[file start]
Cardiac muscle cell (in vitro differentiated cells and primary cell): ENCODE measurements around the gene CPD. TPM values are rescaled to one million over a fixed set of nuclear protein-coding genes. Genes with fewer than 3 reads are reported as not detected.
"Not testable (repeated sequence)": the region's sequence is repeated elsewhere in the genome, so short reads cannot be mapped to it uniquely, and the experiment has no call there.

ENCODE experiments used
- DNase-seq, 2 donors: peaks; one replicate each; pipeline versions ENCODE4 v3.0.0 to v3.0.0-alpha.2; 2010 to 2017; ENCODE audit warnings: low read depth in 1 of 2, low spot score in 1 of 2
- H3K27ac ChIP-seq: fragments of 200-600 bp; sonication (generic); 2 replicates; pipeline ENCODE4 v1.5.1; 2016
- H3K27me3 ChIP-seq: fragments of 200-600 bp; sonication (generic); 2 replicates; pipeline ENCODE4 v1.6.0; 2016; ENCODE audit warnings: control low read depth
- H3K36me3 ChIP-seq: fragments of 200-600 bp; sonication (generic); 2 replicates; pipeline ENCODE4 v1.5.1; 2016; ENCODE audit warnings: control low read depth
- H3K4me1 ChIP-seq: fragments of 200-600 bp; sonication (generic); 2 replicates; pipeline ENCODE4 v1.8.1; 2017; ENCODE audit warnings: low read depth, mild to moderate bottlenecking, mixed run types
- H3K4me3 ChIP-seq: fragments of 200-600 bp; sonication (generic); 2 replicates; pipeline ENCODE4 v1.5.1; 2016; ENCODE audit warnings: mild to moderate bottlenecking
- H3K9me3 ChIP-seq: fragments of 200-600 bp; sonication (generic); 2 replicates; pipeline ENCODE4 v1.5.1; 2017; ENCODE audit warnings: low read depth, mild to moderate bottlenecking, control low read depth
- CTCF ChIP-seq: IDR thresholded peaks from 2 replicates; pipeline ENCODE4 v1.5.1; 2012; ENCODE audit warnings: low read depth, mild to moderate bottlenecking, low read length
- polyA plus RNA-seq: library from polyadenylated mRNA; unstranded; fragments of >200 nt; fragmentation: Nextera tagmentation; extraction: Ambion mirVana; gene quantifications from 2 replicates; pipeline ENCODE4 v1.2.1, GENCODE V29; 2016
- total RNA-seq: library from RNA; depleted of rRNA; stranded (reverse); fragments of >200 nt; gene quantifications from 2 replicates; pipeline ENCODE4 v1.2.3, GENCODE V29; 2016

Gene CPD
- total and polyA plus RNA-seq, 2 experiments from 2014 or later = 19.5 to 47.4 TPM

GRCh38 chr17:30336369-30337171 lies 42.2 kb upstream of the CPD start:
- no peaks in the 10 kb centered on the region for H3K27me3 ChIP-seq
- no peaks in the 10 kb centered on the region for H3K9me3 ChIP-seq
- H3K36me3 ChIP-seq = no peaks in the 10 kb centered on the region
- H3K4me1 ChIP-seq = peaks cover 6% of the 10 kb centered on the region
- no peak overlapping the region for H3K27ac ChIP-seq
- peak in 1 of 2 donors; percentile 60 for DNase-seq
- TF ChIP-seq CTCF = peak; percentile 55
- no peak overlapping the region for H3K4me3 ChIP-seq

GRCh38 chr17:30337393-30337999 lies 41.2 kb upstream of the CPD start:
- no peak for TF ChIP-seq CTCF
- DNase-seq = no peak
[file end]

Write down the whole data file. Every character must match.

Cardiac muscle cell (in vitro differentiated cells and primary cell): ENCODE measurements around the gene CPD. TPM values are rescaled to one million over a fixed set of nuclear protein-coding genes. Genes with fewer than 3 reads are reported as not detected.
"Not testable (repeated sequence)": the region's sequence is repeated elsewhere in the genome, so short reads cannot be mapped to it uniquely, and the experiment has no call there.

ENCODE experiments used
- DNase-seq, 2 donors: peaks; one replicate each; pipeline versions ENCODE4 v3.0.0 to v3.0.0-alpha.2; 2010 to 2017; ENCODE audit warnings: low read depth in 1 of 2, low spot score in 1 of 2
- H3K27ac ChIP-seq: fragments of 200-600 bp; sonication (generic); 2 replicates; pipeline ENCODE4 v1.5.1; 2016
- H3K27me3 ChIP-seq: fragments of 200-600 bp; sonication (generic); 2 replicates; pipeline ENCODE4 v1.6.0; 2016; ENCODE audit warnings: control low read depth
- H3K36me3 ChIP-seq: fragments of 200-600 bp; sonication (generic); 2 replicates; pipeline ENCODE4 v1.5.1; 2016; ENCODE audit warnings: control low read depth
- H3K4me1 ChIP-seq: fragments of 200-600 bp; sonication (generic); 2 replicates; pipeline ENCODE4 v1.8.1; 2017; ENCODE audit warnings: low read depth, mild to moderate bottlenecking, mixed run types
- H3K4me3 ChIP-seq: fragments of 200-600 bp; sonication (generic); 2 replicates; pipeline ENCODE4 v1.5.1; 2016; ENCODE audit warnings: mild to moderate bottlenecking
- H3K9me3 ChIP-seq: fragments of 200-600 bp; sonication (generic); 2 replicates; pipeline ENCODE4 v1.5.1; 2017; ENCODE audit warnings: low read depth, mild to moderate bottlenecking, control low read depth
- CTCF ChIP-seq: IDR thresholded peaks from 2 replicates; pipeline ENCODE4 v1.5.1; 2012; ENCODE audit warnings: low read depth, mild to moderate bottlenecking, low read length
- polyA plus RNA-seq: library from polyadenylated mRNA; unstranded; fragments of >200 nt; fragmentation: Nextera tagmentation; extraction: Ambion mirVana; gene quantifications from 2 replicates; pipeline ENCODE4 v1.2.1, GENCODE V29; 2016
- total RNA-seq: library from RNA; depleted of rRNA; stranded (reverse); fragments of >200 nt; gene quantifications from 2 replicates; pipeline ENCODE4 v1.2.3, GENCODE V29; 2016

Gene CPD
- total and polyA plus RNA-seq, 2 experiments from 2014 or later = 19.5 to 47.4 TPM

GRCh38 chr17:30336369-30337171 lies 42.2 kb upstream of the CPD start:
- no peaks in the 10 kb centered on the region for H3K27me3 ChIP-seq
- no peaks in the 10 kb centered on the region for H3K9me3 ChIP-seq
- H3K36me3 ChIP-seq = no peaks in the 10 kb centered on the region
- H3K4me1 ChIP-seq = peaks cover 6% of the 10 kb centered on the region
- no peak overlapping the region for H3K27ac ChIP-seq
- peak in 1 of 2 donors; percentile 60 for DNase-seq
- TF ChIP-seq CTCF = peak; percentile 55
- no peak overlapping the region for H3K4me3 ChIP-seq

GRCh38 chr17:30337393-30337999 lies 41.2 kb upstream of the CPD start:
- no peak for TF ChIP-seq CTCF
- DNase-seq = no peak